LSC Awards $3.4 Million in Technology Grants
Wednesday, September 26, 2012
- Organization: Legal Services Corporation
Washington, DC—To improve access to civil legal assistance for low-income Americans, the Legal Services Corporation (LSC) has announced new technology grants to increase access to Web-based resources, enhance pro bono, expand websites for veterans and disaster recovery, and – a new category this year – improve data collection and analysis.
Through its Technology Initiative Grants (TIG) program, LSC plans to award 43 grants in 2012, totaling more than $3.4 million. The grants will fund LSC grantee programs in 25 states and the territory of Guam.
Some examples of the grants include:
$63,739 to Idaho Legal Aid Services for development of a Web-based virtual law office. This project (consisting of a practice management platform, e-signature software, video conferencing, video court appearance software, hybrid Voice Over Internet Protocol (VOIP) phones, and scanners) will integrate existing technologies to help legal aid attorneys serve rural clients more efficiently;
$118,475 to Prairie State Legal Services to better measure the effectiveness and impact of legal services in Illinois, and to inform strategies for delivering services across the state; and
$90,460 to Legal Aid Services of Northeastern Minnesota to improve the effectiveness of pro bono attorneys by creating a set of settlement checklists and client interview guides that have been optimized for mobile platforms like smartphones and tablets. These resources will offer a new layer of support for attorneys in the field who are helping low-income clients with matters that are outside the attorneys’ usual areas of expertise.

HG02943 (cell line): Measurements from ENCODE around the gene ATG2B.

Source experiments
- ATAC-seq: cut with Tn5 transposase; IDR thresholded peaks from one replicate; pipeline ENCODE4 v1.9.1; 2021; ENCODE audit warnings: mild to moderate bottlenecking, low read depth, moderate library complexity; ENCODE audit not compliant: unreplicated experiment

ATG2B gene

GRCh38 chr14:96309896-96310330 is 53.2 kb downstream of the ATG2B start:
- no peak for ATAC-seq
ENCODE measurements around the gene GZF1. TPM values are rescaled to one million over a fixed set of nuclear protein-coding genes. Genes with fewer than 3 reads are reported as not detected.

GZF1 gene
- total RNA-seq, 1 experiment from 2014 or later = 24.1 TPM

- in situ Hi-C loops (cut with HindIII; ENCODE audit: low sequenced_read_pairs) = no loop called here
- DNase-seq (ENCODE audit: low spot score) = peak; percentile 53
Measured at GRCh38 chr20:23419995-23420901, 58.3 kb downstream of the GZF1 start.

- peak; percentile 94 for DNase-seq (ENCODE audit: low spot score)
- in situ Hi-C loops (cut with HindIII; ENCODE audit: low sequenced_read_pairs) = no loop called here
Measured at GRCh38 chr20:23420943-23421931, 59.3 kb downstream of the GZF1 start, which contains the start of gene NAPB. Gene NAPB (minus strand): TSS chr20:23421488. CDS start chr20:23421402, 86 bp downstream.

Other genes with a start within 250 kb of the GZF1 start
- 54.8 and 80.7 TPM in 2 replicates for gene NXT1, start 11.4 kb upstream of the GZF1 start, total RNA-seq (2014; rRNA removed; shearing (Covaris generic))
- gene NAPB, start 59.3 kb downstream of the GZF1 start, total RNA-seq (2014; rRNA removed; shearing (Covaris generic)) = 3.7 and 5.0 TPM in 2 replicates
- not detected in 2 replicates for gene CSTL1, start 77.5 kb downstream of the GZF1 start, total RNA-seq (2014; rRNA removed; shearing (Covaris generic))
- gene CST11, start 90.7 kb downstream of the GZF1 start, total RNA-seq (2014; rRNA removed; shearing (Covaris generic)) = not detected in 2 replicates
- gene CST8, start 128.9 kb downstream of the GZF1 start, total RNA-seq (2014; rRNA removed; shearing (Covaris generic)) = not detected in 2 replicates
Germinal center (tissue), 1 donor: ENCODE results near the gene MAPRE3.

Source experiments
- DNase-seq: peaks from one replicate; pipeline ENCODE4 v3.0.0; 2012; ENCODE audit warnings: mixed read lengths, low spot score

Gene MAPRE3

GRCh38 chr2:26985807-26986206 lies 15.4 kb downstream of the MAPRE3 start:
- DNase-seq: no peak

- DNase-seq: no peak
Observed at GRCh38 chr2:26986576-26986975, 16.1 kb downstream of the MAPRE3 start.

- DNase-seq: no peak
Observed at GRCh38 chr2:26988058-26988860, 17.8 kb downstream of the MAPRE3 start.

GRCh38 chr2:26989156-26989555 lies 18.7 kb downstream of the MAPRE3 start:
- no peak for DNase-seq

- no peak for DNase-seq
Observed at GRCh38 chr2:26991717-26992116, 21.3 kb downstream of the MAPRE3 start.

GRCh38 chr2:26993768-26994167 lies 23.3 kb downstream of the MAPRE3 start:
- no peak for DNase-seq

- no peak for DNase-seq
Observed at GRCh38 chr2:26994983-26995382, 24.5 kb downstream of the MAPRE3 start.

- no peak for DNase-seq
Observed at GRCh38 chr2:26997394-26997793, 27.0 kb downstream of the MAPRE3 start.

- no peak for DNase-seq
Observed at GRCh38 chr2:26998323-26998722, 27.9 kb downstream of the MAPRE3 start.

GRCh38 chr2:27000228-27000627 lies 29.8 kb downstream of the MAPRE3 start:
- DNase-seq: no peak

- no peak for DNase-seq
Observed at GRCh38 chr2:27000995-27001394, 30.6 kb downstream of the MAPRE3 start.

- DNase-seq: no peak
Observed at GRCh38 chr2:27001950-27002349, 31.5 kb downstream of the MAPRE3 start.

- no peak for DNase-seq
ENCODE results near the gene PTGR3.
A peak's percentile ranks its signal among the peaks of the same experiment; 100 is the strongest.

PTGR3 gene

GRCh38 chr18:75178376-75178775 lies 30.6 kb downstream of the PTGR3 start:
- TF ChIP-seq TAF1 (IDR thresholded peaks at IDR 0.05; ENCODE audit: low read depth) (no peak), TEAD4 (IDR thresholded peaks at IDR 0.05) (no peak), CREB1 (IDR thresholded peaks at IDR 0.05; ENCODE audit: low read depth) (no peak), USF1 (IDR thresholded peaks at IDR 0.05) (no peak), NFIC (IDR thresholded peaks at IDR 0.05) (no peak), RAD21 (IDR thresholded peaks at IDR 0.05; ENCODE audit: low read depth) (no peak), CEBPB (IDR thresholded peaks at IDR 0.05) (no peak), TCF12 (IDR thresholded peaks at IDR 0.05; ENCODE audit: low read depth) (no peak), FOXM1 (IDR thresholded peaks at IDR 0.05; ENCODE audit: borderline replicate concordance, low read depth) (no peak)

“Leveraging scarce resources to help expand access to legal assistance for low-income Americans requires innovative, smart use of technology,” said President James J. Sandman. “I am particularly pleased that several grants will be used to help programs use data to improve their effectiveness and efficiency.”
Legal aid programs are overwhelmed with requests for civil legal assistance, while funding for legal aid has decreased in recent years. At LSC-sponsored forums this year, judges have reported that the number of low-income individuals who come to court without legal assistance is rising.
Congress authorized funding for the Technology Initiative Grants (TIG) program beginning in 2000. Through 2012, LSC has awarded over 525 TIG grants totaling over $40 million.
TIG funding has provided LSC with a remarkable opportunity to explore new ways to serve eligible persons and to help build legal aid programs' capacities. It has supported projects to develop, test and replicate technologies that improve client access to high quality legal information and pro se assistance. It has also helped programs enhance their overall information technology infrastructure.
See the full list of 2012 TIG grants.
[Note: Legal Aid Services of Oklahoma was awarded $56,850 in grant funds to automate court forms for use by self-represented litigants. These court forms are completed online by answering questions. The forms can then be printed and filed according to the instructions. These new forms will be added to the existing forms online at Legal Aid’s information web site http://www.oklaw.org
LSC was established by the Congress in 1974 to provide equal access to justice and to ensure the delivery of high-quality civil legal assistance to low-income Americans. The Corporation currently provides funding to 134 independent nonprofit legal aid programs in every state, the District of Columbia and U.S. territories.
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